Land Transport Management Bill Passed
6 November 2003
Land Transport Management Bill passed
The Transport Minister Paul Swain says the passage of the Land Transport Management Bill through Parliament this afternoon signals a new era for the planning and operation of the country's transport infrastructure.
The legislation will ensure greater consistency in long-term planning of the networks, a more integrated transport infrastructure, a multi-modal approach to the sector, and will provide new mechanisms for funding roads.
"It is an example of the ongoing collaboration between the Labour-Progressive government and the Green Party on transport issues, signalled in the cooperation agreement between the parties."
"I would also like to acknowledge the input of the United Party, particularly around issues to do with alternative funding transport mechanisms."
"The legislation has been strengthened and improved by the work of the Select committee and the amendments in the Supplementary Order Paper approved by Parliament earlier this week."
Mr Swain says the changes can be grouped into six key areas: -
Consultation requirements have been simplified and clarified.
Efficiency and effectiveness now appears in the Purpose clause of the bill and is taken into account when Transfund assesses funding applications or activities.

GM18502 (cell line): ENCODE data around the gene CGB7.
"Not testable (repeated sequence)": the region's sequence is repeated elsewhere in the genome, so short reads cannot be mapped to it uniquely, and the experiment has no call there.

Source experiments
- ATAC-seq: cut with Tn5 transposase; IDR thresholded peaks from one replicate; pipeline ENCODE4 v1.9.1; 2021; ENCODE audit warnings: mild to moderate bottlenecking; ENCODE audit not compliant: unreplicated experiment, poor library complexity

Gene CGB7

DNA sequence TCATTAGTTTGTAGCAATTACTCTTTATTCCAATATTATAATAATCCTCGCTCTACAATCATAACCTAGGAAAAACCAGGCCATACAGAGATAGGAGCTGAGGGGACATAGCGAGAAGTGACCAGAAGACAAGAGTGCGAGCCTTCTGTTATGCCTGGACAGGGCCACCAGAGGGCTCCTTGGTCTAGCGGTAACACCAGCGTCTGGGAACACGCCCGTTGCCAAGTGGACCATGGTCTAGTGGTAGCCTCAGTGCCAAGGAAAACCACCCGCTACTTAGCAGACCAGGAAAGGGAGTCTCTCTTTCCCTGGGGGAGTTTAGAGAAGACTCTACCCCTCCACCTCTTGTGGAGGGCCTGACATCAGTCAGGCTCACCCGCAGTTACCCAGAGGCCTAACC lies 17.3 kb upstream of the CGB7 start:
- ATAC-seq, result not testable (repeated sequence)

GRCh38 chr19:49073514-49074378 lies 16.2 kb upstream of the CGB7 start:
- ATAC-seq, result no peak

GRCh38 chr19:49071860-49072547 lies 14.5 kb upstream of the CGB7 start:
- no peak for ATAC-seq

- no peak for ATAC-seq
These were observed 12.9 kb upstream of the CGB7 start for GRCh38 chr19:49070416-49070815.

- More flexible tolling arrangements
Tolling is now permissible on new roads or bridges provided there is community support for a project.
The Select Committee has also decided to include a degree of flexibility in the bill in response to submissions.
The project will require the specific approval of the Minister, and civil penalties have been added where any conditions of the project are breached.
- Public Private Partnerships – PPPs (Concession Agreements)
PPPs are arrangements where the private sector and public agencies work together to bring forward projects that are difficult to fund under existing funding arrangements.
The bill now contains a more flexible funding option around lease arrangements, similar to the Melbourne City Link project.
The bill allows for early conditional approval from the Transport Minister, who must be satisfied any conditions are met before the concession agreement is entered into.
- Regional planning
Regional transport planning has been improved by emphasising the strategic focus of Regional Land Transport Strategies, and by clarifying the relationship between various planning organisations.
- Regional councils
Regional Councils will be able to own and operate public transport services and infrastructure. This is a manifesto commitment by Labour.
"This legislation is not the end of the story, and further legislation may be needed next year as a result of ongoing work between central and local government in the Auckland region," says Mr Swain.
"Announcements on this programme of work are due in mid-December," says Mr Swain.